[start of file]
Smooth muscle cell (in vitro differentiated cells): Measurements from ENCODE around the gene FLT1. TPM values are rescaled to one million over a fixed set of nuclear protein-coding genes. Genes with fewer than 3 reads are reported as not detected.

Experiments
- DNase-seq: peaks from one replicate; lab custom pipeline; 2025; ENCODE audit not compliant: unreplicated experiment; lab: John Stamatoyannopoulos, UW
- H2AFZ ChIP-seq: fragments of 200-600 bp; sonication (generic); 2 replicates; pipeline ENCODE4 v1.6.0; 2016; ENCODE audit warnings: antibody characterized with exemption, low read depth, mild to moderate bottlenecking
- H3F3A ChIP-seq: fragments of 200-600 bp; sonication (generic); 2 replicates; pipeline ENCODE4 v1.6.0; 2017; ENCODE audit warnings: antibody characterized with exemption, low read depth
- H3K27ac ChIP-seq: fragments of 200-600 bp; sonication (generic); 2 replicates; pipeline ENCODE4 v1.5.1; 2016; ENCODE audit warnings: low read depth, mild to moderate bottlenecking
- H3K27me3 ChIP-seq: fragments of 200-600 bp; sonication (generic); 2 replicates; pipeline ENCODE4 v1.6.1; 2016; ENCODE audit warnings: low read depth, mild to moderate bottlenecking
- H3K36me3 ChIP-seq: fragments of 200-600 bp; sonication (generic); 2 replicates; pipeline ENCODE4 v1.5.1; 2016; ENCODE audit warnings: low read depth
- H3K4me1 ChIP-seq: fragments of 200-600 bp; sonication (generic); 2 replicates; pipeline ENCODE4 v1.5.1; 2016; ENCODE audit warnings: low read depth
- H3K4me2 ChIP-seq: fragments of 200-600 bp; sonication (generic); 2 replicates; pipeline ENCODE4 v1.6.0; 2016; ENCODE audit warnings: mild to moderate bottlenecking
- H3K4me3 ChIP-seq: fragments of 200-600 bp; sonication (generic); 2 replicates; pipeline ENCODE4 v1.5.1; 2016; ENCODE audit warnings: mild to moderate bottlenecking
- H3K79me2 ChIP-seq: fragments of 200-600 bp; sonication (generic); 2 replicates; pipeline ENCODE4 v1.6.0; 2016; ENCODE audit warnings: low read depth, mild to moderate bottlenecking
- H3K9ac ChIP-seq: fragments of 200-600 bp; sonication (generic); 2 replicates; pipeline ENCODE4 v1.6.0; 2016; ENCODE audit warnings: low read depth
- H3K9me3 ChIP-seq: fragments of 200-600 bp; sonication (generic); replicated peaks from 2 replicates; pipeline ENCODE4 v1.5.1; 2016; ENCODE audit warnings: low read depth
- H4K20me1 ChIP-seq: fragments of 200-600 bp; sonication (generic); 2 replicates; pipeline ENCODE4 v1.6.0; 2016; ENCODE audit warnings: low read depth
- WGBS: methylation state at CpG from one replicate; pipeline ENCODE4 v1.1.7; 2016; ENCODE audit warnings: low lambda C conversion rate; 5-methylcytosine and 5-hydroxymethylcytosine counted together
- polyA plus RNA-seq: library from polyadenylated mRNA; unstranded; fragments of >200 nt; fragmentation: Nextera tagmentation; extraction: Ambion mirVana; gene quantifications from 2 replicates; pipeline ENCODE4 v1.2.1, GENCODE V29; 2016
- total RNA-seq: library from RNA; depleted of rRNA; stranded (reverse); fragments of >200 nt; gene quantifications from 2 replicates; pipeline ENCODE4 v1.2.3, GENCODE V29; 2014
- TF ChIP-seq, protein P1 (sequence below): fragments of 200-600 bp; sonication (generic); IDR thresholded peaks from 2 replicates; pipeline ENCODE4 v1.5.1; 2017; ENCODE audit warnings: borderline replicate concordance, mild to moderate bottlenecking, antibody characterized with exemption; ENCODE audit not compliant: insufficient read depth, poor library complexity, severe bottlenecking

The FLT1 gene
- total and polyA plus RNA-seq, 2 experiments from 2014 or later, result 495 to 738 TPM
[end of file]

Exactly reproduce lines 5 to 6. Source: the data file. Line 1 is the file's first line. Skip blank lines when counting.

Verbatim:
- H3F3A ChIP-seq: fragments of 200-600 bp; sonication (generic); 2 replicates; pipeline ENCODE4 v1.6.0; 2017; ENCODE audit warnings: antibody characterized with exemption, low read depth
- H3K27ac ChIP-seq: fragments of 200-600 bp; sonication (generic); 2 replicates; pipeline ENCODE4 v1.5.1; 2016; ENCODE audit warnings: low read depth, mild to moderate bottlenecking